Whether she was discussing the struggles of the trans* community, the role that gender policing plays in society or the racial factors involved, Cox’s eloquence and insight on each subject was unfaltering. To put it simply, the woman has done her homework. She harped back on Sojourner Truth’s famous words, “Ain’t I a Woman,” and praised some of her favorite writers such as Judith Butler and Bell Hooks for shining light on questions surrounding preconceived ideas of gender identity. The crowd roared with applause when Cox quoted Simone de Beau, saying, “One is not born, but rather becomes, a woman.”

Growing up, Cox said she thought being trans* meant she was not going to be successful, but now realizes that those ideas were “erroneous.”

And how right she is. Before the lecture even began, the crowd’s love for Cox was easy to spot. A steady line wrapping around the Student Union slowly filed into the standing room only Ballroom. According to the University Programming Committee, after handing out seven hundred wristbands, roughly one hundred fifty people were turned away because of fire hazards. Cox would later tweet at a student who didn’t get into the lecture saying, “so sorry you didn’t get in. Thanks for coming out to see me. Means the world to me.”

UMass senior, Paul Gels, arrived almost three hours early to claim a seat.

“I am a huge fan of Orange is the New Black and I admire Laverne Cox as both an actress and activist,” said Gels. “I don’t think it should be groundbreaking that Laverne Cox is our homecoming speaker, but it is.”

Director of the Stonewall Center, an LGBTQ center on campus, Genny Beemyn, first proposed bringing Cox to speak at UMass to UPC at the beginning of the semester. As ze said when ze introduced Cox, ze thought they would be interested, but did not expect that they would make her Homecoming speaker. Ze is a gender neutral pronoun used for individuals who identify as gender non-conforming or within the trans* umbrella.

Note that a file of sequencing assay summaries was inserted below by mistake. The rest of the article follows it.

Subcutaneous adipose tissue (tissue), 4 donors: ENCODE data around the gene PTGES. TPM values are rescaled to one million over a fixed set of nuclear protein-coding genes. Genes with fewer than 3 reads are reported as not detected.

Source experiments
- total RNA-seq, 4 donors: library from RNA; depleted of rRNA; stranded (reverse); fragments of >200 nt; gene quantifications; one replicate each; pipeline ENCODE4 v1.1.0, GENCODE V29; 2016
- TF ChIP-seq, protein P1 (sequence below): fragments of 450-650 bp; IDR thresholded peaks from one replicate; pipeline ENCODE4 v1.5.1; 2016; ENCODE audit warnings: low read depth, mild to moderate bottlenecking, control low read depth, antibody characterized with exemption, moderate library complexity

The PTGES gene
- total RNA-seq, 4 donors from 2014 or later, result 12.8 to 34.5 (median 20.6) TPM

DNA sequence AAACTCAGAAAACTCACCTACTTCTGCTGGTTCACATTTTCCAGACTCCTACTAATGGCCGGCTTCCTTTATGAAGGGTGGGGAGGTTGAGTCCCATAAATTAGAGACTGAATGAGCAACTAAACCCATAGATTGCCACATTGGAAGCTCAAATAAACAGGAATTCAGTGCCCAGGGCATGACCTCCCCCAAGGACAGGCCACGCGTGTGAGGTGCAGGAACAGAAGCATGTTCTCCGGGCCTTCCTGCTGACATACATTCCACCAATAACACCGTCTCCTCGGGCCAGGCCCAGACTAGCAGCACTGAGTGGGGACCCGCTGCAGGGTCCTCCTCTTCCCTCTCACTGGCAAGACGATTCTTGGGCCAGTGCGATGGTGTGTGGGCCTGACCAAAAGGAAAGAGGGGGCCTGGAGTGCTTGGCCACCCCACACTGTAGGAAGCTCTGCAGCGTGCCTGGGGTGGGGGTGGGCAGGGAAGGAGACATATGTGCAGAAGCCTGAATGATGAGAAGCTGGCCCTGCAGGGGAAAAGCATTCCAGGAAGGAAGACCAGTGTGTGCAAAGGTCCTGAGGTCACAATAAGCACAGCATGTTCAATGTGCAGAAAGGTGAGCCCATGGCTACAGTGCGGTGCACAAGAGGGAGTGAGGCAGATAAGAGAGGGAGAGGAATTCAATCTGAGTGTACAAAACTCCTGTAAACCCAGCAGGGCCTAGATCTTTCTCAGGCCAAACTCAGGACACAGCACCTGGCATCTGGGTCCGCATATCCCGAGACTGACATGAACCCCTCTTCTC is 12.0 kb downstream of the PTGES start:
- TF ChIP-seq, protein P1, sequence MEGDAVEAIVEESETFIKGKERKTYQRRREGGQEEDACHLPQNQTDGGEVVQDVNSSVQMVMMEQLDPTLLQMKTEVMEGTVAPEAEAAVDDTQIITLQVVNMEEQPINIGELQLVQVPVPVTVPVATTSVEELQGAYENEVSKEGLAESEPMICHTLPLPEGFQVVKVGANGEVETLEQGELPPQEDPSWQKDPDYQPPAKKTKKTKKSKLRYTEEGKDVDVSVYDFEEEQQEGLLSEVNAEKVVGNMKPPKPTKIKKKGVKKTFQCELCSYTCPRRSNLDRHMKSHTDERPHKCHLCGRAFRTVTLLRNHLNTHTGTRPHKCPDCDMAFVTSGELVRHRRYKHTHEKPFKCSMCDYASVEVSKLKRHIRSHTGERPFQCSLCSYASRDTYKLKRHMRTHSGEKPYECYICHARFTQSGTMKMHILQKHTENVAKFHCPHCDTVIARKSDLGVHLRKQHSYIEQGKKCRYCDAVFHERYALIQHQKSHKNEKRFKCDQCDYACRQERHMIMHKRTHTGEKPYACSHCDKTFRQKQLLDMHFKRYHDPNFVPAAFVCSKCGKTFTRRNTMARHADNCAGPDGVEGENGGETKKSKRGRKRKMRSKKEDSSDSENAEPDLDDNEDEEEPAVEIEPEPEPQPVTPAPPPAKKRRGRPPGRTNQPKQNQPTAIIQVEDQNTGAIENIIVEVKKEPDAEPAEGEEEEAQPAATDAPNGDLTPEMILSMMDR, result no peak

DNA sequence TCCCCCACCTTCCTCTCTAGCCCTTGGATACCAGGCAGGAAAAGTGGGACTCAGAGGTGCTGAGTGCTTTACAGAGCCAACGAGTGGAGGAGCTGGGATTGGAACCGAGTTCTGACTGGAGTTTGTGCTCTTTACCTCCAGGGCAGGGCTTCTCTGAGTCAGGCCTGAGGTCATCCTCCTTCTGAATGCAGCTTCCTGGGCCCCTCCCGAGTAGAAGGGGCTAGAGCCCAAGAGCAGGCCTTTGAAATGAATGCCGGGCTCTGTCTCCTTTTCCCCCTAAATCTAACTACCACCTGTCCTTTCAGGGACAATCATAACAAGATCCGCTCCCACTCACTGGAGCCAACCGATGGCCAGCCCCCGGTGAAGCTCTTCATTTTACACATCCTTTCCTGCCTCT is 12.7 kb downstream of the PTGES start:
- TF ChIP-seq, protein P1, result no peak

UPC co-coordinators, Olivia Espinoza and Carrie Van Den Henden, said Cox immediately stuck out as a favorite for them to ask to speak at Homecoming.

“Having a transgender woman for one of our biggest events of the year is definitely a huge deal for everyone in the UMass community, as it shows tolerance for all people regardless of their gender, sexuality, or race,” said Van Den Henden, “After the event, numerous people approached UPC members and thanked them for bringing someone influential and inspiring from the LGBTQ community to our school.”

Cox touched on her Orange is the New Black role, saying, “When creating art, it is important that we create 3D human beings.” She finds the character of Sophia to be “profoundly human.”

Before leaving, Cox charged the audience with the task of speaking to their friends about trans* people. She then curtsied and waved while receiving an extended standing ovation.

“If we get to know people as human beings, any misconceptions we have about them will fade away,” said Cox. “If all the trans* people got the kind of love I’m getting tonight, we could change the world.”